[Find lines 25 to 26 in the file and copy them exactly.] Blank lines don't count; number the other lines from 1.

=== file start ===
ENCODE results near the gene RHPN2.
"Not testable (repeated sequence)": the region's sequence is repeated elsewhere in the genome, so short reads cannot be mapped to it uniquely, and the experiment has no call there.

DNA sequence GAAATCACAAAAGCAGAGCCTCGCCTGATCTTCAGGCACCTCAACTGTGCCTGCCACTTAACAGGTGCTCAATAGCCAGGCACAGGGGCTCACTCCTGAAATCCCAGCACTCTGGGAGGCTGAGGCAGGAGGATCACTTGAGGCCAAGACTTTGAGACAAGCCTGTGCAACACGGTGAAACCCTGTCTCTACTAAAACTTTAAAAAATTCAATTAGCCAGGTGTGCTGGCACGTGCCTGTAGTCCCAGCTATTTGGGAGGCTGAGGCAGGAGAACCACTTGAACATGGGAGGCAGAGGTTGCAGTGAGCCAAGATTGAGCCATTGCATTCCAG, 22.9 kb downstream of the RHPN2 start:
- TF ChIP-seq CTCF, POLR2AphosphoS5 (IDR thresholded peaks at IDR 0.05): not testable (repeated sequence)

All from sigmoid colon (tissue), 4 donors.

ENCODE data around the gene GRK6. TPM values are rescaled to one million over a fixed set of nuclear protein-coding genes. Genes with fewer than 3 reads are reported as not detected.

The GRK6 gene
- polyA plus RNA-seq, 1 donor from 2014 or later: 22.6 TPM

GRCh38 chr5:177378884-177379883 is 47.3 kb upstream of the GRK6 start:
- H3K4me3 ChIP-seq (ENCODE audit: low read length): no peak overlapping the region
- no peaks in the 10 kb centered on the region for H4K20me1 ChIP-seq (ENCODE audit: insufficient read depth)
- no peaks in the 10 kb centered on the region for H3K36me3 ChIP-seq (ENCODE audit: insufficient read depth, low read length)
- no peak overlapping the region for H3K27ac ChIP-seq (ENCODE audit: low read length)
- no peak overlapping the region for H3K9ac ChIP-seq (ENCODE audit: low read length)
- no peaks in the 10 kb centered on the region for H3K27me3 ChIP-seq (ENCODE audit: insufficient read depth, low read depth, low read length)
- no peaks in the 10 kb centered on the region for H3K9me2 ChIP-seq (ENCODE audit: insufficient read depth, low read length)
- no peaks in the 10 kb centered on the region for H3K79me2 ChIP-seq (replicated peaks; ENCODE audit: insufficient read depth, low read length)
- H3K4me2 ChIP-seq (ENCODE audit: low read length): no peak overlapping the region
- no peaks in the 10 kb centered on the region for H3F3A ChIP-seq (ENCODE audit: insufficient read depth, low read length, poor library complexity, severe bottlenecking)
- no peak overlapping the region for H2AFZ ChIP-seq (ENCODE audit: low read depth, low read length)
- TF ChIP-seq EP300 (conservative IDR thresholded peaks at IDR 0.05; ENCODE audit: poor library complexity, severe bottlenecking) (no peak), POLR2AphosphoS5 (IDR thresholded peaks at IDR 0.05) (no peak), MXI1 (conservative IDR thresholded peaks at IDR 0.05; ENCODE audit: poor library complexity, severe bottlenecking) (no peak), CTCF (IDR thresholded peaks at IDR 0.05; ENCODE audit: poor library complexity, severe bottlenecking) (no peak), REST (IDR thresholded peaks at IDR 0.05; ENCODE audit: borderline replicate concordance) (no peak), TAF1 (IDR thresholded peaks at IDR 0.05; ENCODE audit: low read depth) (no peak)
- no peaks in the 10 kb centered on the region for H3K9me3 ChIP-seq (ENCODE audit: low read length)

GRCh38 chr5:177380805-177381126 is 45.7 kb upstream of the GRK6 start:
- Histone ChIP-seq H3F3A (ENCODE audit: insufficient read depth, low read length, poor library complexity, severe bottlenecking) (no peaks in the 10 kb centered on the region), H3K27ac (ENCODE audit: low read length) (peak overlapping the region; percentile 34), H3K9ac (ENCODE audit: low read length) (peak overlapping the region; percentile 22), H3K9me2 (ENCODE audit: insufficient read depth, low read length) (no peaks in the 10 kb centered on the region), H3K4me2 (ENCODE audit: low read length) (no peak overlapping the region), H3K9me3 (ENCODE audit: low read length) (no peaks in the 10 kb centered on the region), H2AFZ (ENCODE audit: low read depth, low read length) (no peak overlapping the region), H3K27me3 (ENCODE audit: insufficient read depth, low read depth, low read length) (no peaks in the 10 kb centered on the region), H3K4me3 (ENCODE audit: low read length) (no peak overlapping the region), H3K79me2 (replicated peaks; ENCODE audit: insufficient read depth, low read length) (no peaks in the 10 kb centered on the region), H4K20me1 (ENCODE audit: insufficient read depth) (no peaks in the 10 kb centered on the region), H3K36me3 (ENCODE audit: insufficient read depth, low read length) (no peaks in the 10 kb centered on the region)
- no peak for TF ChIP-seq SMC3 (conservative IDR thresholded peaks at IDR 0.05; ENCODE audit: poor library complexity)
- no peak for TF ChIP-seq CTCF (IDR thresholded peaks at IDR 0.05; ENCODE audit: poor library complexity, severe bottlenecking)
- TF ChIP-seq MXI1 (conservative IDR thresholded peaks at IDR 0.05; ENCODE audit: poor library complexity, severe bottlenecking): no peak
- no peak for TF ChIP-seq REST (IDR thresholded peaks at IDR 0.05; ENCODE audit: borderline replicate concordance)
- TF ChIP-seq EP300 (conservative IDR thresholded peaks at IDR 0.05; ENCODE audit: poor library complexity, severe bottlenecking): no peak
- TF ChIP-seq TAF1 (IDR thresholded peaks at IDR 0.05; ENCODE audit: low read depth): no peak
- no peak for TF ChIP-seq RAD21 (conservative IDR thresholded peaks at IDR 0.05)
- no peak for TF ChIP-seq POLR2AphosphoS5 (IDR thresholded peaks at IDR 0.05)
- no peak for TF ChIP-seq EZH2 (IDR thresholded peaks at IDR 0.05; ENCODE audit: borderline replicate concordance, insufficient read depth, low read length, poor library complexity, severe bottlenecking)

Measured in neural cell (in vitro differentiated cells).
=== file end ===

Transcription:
- no peak for TF ChIP-seq SMC3 (conservative IDR thresholded peaks at IDR 0.05; ENCODE audit: poor library complexity)
- no peak for TF ChIP-seq CTCF (IDR thresholded peaks at IDR 0.05; ENCODE audit: poor library complexity, severe bottlenecking)